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IROS 2011 Workshop: Knowledge Representation for Autonomous Robots

Over the past years, computers have made significant progress in mining knowledge from the web, aggregating information from different sources and using this knowledge to answer complex queries. Watson's recent victory over human jeopardy players impressively shows that very complex tasks in terms of knowledge acquisition, question answering, and natural language understanding can be solved nowadays.

So far, this technology has not been applied much in the robotics domain. We do, however, see a strong trend towards using semantic information, for instance in form of semantic maps, and believe that semantics will become more and more important. Robots will soon have to perform household tasks like cleaning up, setting a table or cooking simple meals. These tasks are extremely knowledge-intensive: To competently perform them, a robot needs a large amount of knowledge about properties of objects, actions required for a task, or execution problems that can arise.

In this workshop, we invite researchers from both robotics and knowledge representation to discuss the state of the art in robot knowledge processing, examine how formally represented knowledge can help robots in performing their tasks, and identify major research challenges that need to be addressed.

Program and Venue

The workshop takes place on Sunday, September 25, 2011, at the IROS conference site at the Hilton San Francisco Union Square, Continental Ball and Parlor room #7. More information can be found on the IROS conference website.

The workshop program and proceedings can be found here.

Intended audience

The primary audience are researchers working on knowledge-based systems in a robotics context. In addition, we want to bring together researchers in perception, manipulation, planning, and human-robot interaction who would like to include more semantic information into their systems.

List of Topics

  • Knowledge representation for robots: Which kinds of knowledge are required? Which representation formalisms are suitable for being used on autonomous robots? Which aspects (e.g. spatio-temporal reasoning, changes in objects and the environment over time) need to be modeled, and how can they be expressed in the chosen formalism?
  • Grounding and anchoring: Practical methods for grounding abstract symbols in percepts and actions, including the selection of the right object to be used for a task among multiple alternatives.
  • Hybrid Reasoning: AI methods typically focus on discrete, symbolic knowledge, but a robot also needs to reason about continuous, non-symbolic entities like time, geometry, and resources. How should the two types of reasoning be combined? Examples include hybrid task and motion planning, and combined planning and scheduling.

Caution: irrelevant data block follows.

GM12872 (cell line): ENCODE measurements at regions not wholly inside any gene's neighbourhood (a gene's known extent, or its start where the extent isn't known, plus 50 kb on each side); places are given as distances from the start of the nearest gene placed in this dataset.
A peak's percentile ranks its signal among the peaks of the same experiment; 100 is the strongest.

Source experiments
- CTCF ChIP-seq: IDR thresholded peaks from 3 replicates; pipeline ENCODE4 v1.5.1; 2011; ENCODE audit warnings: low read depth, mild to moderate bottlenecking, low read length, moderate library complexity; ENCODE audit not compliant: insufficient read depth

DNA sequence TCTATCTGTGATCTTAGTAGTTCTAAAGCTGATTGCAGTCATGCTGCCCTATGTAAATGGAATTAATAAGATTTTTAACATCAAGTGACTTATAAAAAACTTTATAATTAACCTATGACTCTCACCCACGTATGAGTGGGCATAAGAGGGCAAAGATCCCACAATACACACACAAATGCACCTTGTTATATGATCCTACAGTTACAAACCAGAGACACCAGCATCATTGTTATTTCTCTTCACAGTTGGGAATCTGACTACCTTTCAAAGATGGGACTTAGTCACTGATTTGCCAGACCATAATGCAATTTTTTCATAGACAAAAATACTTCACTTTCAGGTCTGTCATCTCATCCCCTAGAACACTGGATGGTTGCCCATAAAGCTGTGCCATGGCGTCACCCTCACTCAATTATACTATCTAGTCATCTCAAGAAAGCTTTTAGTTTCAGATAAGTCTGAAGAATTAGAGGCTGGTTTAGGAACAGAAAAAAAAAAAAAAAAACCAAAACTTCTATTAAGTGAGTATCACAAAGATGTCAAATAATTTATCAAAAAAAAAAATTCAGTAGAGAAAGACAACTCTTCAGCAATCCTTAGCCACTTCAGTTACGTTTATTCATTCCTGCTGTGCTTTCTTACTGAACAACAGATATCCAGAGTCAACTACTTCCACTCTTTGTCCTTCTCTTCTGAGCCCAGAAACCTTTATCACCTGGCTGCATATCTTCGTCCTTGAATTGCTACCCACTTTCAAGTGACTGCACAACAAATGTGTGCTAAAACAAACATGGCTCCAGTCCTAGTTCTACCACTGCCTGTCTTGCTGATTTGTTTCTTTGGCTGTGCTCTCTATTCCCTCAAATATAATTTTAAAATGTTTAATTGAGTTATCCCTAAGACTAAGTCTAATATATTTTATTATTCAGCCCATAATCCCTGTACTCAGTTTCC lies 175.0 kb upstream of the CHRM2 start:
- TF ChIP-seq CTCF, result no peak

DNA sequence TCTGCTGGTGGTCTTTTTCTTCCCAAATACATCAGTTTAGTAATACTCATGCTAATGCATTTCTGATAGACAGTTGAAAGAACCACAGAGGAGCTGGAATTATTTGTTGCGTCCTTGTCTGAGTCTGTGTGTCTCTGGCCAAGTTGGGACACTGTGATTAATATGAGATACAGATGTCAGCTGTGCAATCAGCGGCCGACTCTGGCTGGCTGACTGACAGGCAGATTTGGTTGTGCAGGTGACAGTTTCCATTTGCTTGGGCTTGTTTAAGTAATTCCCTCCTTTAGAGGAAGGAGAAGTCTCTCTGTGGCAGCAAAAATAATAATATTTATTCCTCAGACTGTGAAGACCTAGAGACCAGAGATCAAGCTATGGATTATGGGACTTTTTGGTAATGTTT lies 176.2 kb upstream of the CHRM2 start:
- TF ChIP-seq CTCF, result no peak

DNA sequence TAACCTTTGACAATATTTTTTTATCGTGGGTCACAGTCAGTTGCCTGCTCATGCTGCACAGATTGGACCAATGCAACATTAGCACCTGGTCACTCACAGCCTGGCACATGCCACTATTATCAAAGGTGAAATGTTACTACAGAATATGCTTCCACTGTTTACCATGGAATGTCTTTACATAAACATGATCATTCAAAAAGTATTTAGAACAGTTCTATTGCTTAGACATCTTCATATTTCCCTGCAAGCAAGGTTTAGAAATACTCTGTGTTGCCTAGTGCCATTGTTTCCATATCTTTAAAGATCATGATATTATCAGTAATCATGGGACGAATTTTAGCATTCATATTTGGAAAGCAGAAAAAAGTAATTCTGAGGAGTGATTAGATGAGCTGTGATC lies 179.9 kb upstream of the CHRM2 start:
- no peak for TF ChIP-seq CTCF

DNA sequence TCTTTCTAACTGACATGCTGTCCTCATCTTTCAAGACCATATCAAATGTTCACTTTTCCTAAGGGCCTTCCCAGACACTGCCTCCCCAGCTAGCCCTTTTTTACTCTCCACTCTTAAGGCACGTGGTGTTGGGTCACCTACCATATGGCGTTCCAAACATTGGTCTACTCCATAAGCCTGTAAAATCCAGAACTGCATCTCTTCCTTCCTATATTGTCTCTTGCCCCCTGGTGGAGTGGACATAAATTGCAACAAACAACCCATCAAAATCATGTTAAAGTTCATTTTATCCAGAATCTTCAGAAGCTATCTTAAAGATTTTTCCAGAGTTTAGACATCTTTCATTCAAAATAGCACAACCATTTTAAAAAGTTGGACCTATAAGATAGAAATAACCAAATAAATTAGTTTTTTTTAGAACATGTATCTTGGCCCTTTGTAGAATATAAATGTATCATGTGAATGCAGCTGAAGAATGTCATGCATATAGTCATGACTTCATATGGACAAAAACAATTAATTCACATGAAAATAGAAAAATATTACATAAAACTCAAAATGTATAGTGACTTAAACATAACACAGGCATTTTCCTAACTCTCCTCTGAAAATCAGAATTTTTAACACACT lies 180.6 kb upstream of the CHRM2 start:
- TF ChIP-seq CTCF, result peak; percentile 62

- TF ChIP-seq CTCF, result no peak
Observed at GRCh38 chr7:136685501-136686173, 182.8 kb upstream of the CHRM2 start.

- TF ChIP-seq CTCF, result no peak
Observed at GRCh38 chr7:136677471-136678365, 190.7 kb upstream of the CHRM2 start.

• Knowledge acquisition: How to acquire the large amounts of knowledge required to competently act in human environments? Can web resources help robots with knowledge acquisition?
  • Knowledge exchange between robots: Knowledge acquisition and learning are complex and time-consuming tasks – can robots profit from sharing knowledge? Which kinds of knowledge can be exchanged, and how do they have to be processed to be used by a different robot?
  • Human-robot interaction: How can knowledge help robots to communicate with humans and understand dialogs? Which methods are required for disambiguating dialog situations and grounding words in actions and perceived objects?
  • Knowledge and perception: How can robots relate percepts to their background knowledge, and how can they use knowledge to improve perception?
  • Living with inconsistent knowledge: A robot's knowledge about the environment may become wrong or inconsistent due to sensor errors, outdated information or inappropriate knowledge exchange. How can the knowledge base handle this situation and still derive useful results from the remaining knowledge? Can these inconsistencies be detected and resolved?


We invite papers of 4-6 pages in the standard IROS format. Submissions should describe clearly the problems to which knowledge processing techniques are applied, explain the methods that are being used, and give an outlook on challenges that need to be solved in the future.

Besides technical quality, the submissions will be judged by their novelty, their potential to generate discussion, and their ability to foster collaboration within the community.

Questions and submissions should be sent to Moritz Tenorth,

Important Dates

  • Paper submission deadline: 25 May 2011
  • Notification of acceptance: 20 June 2011 (delayed to 22 June)
  • Submission of final papers: 3 July 2011 (extended due to late notification, HARD DEADLINE)

Organizing Committee

  • Michael Beetz, TU Munich
  • Rachid Alami, LAAS-CNRS, Toulouse
  • Joachim Hertzberg, Universitaet Osnabrueck
  • Alessandro Saffiotti, Orebro University
  • Moritz Tenorth, TU Munich
Last edited 14.02.2012 21:57 by tenorth